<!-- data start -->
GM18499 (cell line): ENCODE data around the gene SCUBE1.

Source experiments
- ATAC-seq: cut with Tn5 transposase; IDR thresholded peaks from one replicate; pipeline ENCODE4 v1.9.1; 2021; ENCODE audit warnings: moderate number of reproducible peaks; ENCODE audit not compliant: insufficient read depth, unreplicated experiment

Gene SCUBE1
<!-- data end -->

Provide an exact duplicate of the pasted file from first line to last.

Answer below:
GM18499 (cell line): ENCODE data around the gene SCUBE1.

Source experiments
- ATAC-seq: cut with Tn5 transposase; IDR thresholded peaks from one replicate; pipeline ENCODE4 v1.9.1; 2021; ENCODE audit warnings: moderate number of reproducible peaks; ENCODE audit not compliant: insufficient read depth, unreplicated experiment

Gene SCUBE1